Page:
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United States v. Rasmussen

United States District Court, Eighth Circuit

December 6, 2013

United States of America, Plaintiff,
v.
David Larry Rasmussen, Defendant.

ORDER

DAVID S. DOTY, District Judge.

This matter is before the court upon the objection by defendant David Larry Rasmussen to the October 9, 2013, report and recommendation of United States Magistrate Judge Tony N. Leung. Based on a review of the file, record and proceedings herein, and for the following reasons, the court overrules the objection.

BACKGROUND

The background of this matter is fully set forth in the report and recommendation, and the court summarizes only those facts necessary to resolve the current objection. On October 27, 2012, Mountain Lake Police Officer Brian Lunz responded to a dispatch directing him to an address in Mountain Lake, Minnesota. Mot. Hr'g at 16:38.[1] The dispatcher informed Officer Lunz that Charles Beckman had requested to speak with a police officer at the address about some photographs. Id. at 26:22-27:10. Officer Lunz testified that the dispatcher did not provide him with further information about the nature of the photographs. Id . In the driveway of the address, Officer Lunz encountered Beckman, who informed him that a cellular phone belonging to Rasmussen contained images of child pornography as he displayed one such image on the device. Id. at 17:28, 17:59-19:49, 20:20-32. Mountain Lake Police Officer Joseph Larson arrived on the scene to assist Officer Lunz. Id. at 23:38-49, 37:02-52. Officer Lunz seized the phone, conferred with his supervisor and prepared a search warrant application for the address and the phone itself. Id. at 22:40, 23:06-24:30.

Rasmussen returned to the address just before officers executed the search warrant. Id. at 38:30. Officer Larson asked Rasmussen if he would agree to speak with police. Rasmussen agreed and drove himself to the Mountain Lake Police Department. Shortly after midnight on October 28, 2012, Officer Larson interviewed Rasmussen at the Mountain Lake Police Department. Id. at 40:04-14. That initial interview was conducted in an unlocked room. Id. at 40:40-42:50. Officer Larson read Rasmussen his Miranda rights, and Rasmussen signed a form acknowledging that he understood and waived his rights. Id. at 43:39.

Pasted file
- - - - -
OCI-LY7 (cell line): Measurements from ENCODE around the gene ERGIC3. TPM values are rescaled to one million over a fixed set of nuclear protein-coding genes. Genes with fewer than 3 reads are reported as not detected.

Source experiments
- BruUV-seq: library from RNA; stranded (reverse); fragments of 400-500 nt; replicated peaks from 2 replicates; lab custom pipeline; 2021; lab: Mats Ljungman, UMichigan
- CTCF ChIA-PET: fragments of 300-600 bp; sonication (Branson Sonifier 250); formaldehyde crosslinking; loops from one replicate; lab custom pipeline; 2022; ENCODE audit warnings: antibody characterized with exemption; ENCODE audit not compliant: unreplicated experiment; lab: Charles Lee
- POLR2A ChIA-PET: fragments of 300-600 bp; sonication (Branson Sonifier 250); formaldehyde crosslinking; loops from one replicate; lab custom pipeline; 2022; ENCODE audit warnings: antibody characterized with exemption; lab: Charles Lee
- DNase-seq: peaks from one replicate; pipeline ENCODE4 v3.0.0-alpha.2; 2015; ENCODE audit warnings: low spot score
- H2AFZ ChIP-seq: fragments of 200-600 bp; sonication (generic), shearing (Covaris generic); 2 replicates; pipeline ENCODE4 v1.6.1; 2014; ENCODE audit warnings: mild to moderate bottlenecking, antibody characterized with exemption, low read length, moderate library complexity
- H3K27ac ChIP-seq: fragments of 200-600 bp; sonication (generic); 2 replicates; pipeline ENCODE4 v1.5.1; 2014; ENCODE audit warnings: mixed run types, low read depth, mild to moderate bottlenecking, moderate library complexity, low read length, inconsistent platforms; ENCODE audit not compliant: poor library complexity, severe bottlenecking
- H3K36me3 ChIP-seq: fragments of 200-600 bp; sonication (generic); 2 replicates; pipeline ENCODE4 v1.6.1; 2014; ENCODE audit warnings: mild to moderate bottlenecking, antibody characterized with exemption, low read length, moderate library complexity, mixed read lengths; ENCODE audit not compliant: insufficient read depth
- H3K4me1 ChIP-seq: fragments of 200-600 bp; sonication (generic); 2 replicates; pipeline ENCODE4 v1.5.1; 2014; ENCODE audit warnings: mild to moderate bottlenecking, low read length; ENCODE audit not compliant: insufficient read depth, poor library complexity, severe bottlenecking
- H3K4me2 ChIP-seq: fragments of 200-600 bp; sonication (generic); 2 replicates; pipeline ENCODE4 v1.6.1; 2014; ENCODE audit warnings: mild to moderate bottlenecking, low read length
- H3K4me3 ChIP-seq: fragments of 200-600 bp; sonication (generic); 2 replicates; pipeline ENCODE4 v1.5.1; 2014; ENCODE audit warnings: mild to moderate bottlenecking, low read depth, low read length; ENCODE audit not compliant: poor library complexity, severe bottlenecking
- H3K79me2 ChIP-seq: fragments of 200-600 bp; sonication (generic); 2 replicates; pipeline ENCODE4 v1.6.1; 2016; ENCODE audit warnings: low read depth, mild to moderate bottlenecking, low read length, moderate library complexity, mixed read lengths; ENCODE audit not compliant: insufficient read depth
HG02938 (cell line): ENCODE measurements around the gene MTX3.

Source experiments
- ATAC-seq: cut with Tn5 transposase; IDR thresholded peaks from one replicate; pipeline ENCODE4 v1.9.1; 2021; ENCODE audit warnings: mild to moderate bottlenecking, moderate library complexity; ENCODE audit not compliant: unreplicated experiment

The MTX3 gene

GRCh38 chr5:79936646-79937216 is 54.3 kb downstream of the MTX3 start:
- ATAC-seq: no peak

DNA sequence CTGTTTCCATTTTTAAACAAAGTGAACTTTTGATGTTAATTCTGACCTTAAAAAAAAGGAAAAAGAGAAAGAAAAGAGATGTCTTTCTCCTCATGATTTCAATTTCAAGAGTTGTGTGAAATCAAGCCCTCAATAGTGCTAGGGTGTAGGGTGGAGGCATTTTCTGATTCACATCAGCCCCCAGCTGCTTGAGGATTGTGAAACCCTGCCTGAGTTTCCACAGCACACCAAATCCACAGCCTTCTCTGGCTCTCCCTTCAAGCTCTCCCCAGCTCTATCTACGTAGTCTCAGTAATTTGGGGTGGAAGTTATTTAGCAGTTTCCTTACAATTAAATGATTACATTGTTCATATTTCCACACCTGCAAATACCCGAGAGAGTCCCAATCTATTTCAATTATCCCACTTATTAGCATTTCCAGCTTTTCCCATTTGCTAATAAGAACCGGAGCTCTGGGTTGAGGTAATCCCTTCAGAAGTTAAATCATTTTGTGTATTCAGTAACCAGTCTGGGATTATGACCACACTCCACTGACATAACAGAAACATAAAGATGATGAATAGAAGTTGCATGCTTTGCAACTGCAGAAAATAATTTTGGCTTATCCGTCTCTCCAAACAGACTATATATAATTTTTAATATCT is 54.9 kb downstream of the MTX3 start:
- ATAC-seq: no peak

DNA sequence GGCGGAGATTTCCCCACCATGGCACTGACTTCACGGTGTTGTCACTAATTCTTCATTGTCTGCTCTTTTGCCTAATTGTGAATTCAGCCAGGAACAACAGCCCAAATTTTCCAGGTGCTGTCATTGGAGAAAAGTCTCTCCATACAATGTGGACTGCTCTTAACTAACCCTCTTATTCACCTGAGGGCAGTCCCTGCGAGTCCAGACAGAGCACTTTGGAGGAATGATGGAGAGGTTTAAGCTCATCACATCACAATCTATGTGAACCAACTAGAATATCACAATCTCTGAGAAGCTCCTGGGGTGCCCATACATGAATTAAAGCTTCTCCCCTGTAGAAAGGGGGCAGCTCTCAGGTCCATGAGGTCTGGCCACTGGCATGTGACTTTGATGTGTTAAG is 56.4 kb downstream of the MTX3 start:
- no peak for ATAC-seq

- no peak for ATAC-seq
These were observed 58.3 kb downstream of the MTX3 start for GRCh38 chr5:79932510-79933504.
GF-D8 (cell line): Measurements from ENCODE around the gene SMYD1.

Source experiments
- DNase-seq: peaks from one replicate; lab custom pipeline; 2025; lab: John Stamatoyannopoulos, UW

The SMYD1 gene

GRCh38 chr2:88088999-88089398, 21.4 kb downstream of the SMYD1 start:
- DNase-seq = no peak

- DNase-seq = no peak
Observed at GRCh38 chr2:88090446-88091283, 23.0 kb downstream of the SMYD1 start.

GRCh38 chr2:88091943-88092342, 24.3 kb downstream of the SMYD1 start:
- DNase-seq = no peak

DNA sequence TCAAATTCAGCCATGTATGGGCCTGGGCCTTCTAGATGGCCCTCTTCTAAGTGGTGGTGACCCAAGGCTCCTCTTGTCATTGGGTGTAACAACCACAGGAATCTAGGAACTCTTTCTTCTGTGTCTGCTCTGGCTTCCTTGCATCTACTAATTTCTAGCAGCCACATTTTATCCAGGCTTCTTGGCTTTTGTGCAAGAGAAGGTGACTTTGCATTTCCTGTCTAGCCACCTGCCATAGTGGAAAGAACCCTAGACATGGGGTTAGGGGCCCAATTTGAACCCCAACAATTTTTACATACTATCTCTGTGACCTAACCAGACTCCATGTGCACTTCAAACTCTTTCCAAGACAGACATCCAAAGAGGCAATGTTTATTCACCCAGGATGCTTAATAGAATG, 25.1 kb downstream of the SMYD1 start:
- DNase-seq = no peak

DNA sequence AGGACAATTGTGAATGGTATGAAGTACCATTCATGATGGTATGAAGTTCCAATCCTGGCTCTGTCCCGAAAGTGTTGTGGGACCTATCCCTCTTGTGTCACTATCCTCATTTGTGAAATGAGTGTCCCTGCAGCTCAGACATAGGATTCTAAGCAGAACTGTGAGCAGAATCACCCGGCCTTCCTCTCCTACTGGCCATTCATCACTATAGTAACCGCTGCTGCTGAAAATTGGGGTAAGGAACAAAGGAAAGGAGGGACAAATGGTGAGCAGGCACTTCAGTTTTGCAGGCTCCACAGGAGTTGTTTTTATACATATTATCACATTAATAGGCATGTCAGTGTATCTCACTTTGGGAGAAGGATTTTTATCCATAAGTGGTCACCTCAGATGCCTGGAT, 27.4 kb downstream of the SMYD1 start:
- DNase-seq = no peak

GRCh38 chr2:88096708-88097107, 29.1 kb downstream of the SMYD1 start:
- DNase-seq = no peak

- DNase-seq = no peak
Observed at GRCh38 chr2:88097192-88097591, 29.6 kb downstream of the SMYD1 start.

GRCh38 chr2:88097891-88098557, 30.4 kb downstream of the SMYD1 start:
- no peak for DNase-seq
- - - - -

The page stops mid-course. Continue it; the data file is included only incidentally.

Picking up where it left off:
On October 29, 2012, Officer Larson again interviewed Rasmussen, who had been arrested following the execution of the search warrant. Id. at 50:12-20, 50:31. Again, Officer Larson advised Rasmussen of his Miranda rights, and Rasmussen signed a new form acknowledging and waiving his rights. Id. at 51:48-52:04. During questioning, Rasmussen was not handcuffed or physically restrained. Officer Larson was armed during the interviews, but did not unholster his weapon at any time. Id. at 45:32-38, 51:20-27, 54:53.

On October 9, 2013, the magistrate judge recommended that the court deny Rasmussen's motions to suppress (1) statements made during the two interviews and (2) the contents of the seized phone, as well as all physical evidence collected as a result of the seizure. Rasmussen objects.

DISCUSSION

The court reviews the report and recommendation of the magistrate judge de novo. 28 U.S.C. ยง 636(b)(1)(C); Fed. R. Crim. P. 59(b); D. Minn. LR 72.2(b).

I. Statements to Officers

Rasmussen first moves to suppress statements he made to Officer Larson, arguing that they were not made voluntarily. The government responds that statements made by Rasmussen during the interview were made freely and voluntarily.

As a preliminary matter, there is no dispute that Rasmussen was in custody at the time the statements were made, and that he was therefore entitled to a reading of his Miranda rights. Rasmussen argues that (1) his waiver of his Miranda rights was not voluntary and (2) the statements he gave after the waiver were not voluntary.

The inquiries into the voluntariness of a Miranda waiver and of subsequent statements to police are identical. See, e.g., Colorado v. Spring , 479 U.S. 564, 573-74 (1987). A waiver or statement "is involuntary when it was extracted by threats, violence, or express or implied promises sufficient to overbear the defendant's will and critically impair his capacity for selfdetermination." United States v. Vega , 676 F.3d 708, 718 (8th Cir. 2012) (citation and internal quotation marks omitted). The court "consider[s], among other things, the degree of police coercion, the length of the interrogation, its location, its continuity, and the defendant's maturity, education, physical condition, and mental condition." Id . (alteration in original) (citation and internal quotation marks omitted).

Here, the court finds that the tactics used by Officer Larson during his interviews of Rasmussen were not improperly coercive. Officer Larson twice informed Rasmussen of his Miranda rights and Rasmussen acknowledged and waived those rights. See Mot. Hr'g at 43:39, 51:48-52:04. Further, Rasmussen has adduced no evidence that Officer Larson spoke or acted in a threatening or intimidating manner during either interview. Rasmussen never exhibited signs of extreme stress, intoxication or a medical issue that would have rendered his statements to Officer Larson involuntary. Id. at 46:03-52, 53:26-41, 54:18. Moreover, there is no evidence that lack of maturity, lack of education or a compromised condition compelled Rasmussen to answer the officers' questions. In sum, the circumstances of the interviews, including their tone, settings and the demeanor of the participants do not warrant a finding of coercion. See, e.g., United States v. Galceran , 301 F.3d 927, 930-31 (8th Cir. 2002) (per curiam) (finding ninety-eight minute interview in windowless conference room by two armed officers not coercive). The court ...


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